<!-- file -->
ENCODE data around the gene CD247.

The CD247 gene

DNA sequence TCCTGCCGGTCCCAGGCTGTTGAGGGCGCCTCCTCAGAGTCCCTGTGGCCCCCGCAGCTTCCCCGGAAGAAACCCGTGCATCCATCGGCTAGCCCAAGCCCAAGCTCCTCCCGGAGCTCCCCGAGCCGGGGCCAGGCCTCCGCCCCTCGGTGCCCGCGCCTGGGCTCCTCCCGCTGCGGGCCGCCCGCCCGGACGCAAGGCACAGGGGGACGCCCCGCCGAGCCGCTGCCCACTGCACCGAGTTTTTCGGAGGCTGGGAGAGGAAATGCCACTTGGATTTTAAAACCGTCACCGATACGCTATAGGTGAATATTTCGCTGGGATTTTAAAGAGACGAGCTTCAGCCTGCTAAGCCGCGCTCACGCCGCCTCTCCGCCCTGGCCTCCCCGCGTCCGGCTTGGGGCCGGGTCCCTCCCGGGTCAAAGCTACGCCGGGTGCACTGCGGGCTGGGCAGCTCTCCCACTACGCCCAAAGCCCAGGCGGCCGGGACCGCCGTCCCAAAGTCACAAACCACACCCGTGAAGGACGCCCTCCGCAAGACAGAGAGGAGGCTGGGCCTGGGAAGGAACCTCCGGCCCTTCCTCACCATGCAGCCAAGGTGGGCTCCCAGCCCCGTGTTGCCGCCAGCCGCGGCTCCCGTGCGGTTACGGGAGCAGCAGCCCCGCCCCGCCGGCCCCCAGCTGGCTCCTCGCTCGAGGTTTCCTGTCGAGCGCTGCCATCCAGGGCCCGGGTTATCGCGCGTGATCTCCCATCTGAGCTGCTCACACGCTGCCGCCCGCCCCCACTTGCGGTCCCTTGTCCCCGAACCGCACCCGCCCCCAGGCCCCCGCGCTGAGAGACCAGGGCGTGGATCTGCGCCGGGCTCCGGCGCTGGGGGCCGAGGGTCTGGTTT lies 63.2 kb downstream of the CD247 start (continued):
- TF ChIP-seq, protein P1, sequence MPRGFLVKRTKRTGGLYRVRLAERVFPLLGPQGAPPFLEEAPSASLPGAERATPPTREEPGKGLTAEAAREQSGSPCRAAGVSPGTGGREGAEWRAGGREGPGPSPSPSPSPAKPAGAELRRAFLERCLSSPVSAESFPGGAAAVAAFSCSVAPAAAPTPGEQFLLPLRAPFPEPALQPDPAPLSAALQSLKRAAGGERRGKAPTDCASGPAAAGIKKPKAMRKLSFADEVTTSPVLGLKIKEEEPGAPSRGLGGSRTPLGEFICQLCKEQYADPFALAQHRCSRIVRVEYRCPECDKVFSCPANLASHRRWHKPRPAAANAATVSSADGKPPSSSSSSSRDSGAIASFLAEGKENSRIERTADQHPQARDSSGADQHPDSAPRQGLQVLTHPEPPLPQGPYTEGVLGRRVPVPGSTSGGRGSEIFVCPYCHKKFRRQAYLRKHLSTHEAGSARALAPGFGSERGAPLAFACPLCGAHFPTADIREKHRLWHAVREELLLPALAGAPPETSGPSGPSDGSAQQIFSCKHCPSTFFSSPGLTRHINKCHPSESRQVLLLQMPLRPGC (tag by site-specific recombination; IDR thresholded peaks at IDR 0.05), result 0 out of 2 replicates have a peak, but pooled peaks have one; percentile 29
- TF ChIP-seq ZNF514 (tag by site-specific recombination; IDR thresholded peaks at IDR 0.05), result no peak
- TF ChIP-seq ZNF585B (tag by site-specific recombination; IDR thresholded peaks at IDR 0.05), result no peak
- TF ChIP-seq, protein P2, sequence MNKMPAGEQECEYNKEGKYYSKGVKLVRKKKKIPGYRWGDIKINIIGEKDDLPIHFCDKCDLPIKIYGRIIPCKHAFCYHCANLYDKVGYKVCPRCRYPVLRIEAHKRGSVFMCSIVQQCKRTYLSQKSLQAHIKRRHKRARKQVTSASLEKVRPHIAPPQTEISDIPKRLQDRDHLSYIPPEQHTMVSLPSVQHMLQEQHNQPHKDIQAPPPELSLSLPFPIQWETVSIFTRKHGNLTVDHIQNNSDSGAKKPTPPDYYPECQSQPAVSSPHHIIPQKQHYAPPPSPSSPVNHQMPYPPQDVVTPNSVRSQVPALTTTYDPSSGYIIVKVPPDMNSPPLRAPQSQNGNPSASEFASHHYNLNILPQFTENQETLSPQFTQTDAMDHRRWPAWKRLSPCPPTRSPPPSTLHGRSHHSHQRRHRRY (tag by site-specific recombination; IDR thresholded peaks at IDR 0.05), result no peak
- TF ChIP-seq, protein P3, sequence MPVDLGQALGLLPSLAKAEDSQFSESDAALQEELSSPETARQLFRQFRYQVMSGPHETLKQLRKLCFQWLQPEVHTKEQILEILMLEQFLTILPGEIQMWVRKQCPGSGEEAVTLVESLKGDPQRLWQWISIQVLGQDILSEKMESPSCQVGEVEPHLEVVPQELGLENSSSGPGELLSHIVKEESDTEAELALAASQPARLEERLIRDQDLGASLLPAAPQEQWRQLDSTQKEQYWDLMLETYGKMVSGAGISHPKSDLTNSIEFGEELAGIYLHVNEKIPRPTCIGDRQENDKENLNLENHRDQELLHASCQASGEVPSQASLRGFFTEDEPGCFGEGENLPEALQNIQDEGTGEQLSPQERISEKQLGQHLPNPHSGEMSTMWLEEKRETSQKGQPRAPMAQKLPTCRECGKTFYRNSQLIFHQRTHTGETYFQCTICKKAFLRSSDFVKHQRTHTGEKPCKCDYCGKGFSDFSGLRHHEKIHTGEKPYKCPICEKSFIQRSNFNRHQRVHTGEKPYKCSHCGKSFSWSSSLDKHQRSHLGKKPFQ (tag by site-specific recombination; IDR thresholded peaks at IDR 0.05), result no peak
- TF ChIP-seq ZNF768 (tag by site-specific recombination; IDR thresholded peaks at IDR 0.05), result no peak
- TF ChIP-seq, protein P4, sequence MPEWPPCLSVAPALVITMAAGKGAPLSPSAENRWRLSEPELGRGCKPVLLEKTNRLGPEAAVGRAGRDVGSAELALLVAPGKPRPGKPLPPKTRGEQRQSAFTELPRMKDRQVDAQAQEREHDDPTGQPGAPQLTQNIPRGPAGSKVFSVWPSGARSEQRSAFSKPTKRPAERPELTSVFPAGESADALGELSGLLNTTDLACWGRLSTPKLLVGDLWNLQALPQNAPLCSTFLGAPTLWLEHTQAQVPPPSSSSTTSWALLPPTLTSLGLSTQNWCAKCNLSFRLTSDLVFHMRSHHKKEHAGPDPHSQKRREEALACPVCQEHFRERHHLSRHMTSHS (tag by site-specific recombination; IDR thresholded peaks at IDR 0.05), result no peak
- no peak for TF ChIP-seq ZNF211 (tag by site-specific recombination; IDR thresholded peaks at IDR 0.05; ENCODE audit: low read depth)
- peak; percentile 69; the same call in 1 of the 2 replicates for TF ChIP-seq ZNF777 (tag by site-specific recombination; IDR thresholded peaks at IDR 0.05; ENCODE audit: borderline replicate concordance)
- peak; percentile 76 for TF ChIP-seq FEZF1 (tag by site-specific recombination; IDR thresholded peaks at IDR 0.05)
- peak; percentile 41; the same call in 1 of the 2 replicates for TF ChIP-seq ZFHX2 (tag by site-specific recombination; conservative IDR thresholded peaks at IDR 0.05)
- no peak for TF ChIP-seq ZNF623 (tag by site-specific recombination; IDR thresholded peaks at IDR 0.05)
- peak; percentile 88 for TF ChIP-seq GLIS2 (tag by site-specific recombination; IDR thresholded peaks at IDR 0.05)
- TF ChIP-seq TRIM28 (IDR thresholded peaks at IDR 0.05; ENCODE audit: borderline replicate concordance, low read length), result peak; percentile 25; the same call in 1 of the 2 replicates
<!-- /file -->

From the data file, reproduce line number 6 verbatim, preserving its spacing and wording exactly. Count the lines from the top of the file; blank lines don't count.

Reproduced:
- TF ChIP-seq ZNF585B (tag by site-specific recombination; IDR thresholded peaks at IDR 0.05), result no peak